Mysterious slab may bear oldest writings in New World

A stone slab found in the state of Veracruz in Mexico bears 3,000-year-old writing previously unknown to scholars, according to archaeologists who say it is an example of the oldest script ever discovered in the Western Hemisphere.

The order and pattern of carved symbols appeared to be that of a true writing system, according to the Mexican scientists who have studied the slab and colleagues from the United States. It had characteristics strikingly similar to imagery of the Olmec civilization, considered the earliest in pre-Columbian America, they said.

Finding a heretofore-unknown writing system is a rare event. One of the last such discoveries, scholars say, was the Indus Valley script, identified by archaeologists in 1924.

The inscription on the stone slab, with 62 distinct signs, some of them repeated, has been tentatively dated to at least 900 B.C., and possibly earlier. That is 400 years or more before writing had been known to exist in Mesoamerica, the region from central Mexico through much of Central America — and by extension, to exist anywhere in the Hemisphere, reports New York Times.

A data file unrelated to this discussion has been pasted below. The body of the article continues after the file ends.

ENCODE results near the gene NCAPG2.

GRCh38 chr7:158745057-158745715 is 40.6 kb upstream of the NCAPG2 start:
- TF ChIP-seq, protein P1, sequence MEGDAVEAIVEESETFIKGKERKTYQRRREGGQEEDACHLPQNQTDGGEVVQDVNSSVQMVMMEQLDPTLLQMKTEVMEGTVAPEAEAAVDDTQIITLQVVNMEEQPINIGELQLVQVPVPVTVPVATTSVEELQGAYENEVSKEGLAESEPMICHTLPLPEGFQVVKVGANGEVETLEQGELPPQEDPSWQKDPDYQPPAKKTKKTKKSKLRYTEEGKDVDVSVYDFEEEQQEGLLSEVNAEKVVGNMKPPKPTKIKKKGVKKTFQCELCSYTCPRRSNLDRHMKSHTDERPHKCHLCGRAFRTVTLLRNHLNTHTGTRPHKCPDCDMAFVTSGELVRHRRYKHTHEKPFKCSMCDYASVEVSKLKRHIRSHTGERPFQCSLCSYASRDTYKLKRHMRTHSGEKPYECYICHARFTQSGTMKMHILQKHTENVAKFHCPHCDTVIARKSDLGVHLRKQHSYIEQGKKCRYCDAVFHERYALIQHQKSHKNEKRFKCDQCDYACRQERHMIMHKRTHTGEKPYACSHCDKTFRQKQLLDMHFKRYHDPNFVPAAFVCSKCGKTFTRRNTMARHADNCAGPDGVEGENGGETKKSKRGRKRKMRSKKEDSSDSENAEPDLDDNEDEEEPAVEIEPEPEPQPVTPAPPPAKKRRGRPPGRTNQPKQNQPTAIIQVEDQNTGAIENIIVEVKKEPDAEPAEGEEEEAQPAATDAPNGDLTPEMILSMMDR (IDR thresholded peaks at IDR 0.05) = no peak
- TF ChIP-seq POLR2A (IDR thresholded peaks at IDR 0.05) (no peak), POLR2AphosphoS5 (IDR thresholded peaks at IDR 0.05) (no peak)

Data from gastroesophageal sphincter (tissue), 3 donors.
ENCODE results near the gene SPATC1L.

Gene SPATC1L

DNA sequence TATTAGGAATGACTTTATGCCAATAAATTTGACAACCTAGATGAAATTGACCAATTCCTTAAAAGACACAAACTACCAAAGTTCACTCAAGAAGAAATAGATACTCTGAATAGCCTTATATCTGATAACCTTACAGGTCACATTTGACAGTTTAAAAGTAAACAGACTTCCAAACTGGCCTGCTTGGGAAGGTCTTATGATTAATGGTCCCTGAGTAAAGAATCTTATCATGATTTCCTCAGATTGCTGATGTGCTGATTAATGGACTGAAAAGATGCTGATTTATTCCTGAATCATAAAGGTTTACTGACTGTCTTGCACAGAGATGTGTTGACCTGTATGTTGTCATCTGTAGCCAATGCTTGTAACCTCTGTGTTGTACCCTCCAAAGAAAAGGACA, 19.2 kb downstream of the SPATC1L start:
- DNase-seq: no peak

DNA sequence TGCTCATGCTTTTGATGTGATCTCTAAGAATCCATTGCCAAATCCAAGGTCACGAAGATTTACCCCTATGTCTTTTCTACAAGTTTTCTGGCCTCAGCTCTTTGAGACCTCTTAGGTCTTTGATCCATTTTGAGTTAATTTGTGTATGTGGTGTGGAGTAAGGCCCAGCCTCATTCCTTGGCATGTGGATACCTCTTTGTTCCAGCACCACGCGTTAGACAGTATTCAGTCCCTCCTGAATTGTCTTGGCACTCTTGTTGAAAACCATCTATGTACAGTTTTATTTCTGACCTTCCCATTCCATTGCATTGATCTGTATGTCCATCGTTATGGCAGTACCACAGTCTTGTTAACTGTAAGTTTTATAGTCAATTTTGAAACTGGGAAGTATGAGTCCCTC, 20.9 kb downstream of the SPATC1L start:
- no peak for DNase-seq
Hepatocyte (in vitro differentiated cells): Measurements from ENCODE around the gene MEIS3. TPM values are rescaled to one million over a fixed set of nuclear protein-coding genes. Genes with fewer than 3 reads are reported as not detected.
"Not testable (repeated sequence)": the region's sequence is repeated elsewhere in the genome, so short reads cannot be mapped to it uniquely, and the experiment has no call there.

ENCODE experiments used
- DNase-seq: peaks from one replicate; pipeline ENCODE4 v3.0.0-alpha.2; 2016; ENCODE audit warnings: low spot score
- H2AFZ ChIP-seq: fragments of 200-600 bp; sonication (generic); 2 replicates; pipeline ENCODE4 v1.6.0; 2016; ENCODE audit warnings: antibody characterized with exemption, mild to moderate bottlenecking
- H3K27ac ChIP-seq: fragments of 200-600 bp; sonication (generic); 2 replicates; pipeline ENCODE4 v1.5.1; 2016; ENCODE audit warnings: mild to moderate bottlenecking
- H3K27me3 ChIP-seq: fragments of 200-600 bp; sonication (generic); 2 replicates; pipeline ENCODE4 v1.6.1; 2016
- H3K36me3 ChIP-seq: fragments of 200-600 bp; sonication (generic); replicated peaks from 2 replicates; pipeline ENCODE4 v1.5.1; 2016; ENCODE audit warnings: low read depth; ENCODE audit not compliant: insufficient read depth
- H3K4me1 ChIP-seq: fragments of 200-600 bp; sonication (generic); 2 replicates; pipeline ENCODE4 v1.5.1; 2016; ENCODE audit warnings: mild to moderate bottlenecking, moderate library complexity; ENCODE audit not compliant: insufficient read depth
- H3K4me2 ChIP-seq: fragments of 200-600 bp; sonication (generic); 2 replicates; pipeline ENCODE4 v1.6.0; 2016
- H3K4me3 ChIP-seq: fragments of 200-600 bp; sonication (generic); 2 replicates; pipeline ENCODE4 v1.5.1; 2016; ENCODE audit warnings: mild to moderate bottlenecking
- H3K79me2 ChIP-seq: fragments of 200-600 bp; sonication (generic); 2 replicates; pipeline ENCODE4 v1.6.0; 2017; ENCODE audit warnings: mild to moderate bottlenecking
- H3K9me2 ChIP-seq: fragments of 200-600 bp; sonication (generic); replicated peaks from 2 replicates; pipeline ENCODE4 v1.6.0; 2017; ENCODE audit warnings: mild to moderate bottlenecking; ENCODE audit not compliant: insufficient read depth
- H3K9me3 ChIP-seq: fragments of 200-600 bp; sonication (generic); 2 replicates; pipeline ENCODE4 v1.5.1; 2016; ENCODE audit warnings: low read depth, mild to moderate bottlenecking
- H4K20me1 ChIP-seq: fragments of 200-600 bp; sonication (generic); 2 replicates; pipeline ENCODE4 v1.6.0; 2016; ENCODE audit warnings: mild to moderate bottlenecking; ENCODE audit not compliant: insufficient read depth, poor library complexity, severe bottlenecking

The inscriptions, thousands of years old, may shed light on the Olmecs, founders of the Central American civilization that culminated in the Maya and Aztecs.

Little is known of the Olmecs, who flourished from about 1200 B.C. to A.D. 400, apart from the giant stone heads they sculpted which still stand silently in the jungle.

The stone was discovered at a site named Cascajal by Mexican archaeologists Carmen Rodriguez and Ponciano Ortiz in 1999.

It was taken from debris excavated from a gravel quarry in the Mexican state of Veracruz, in the former heartland of the Olmecs, informs FOX News.

"It's a fantastically lush area, really quite beautiful, and very productive, where corn and other crops are grown without irrigation," Houston said. "One can understand why it was a population center in ancient times. People could live there fairly easily and fairly well."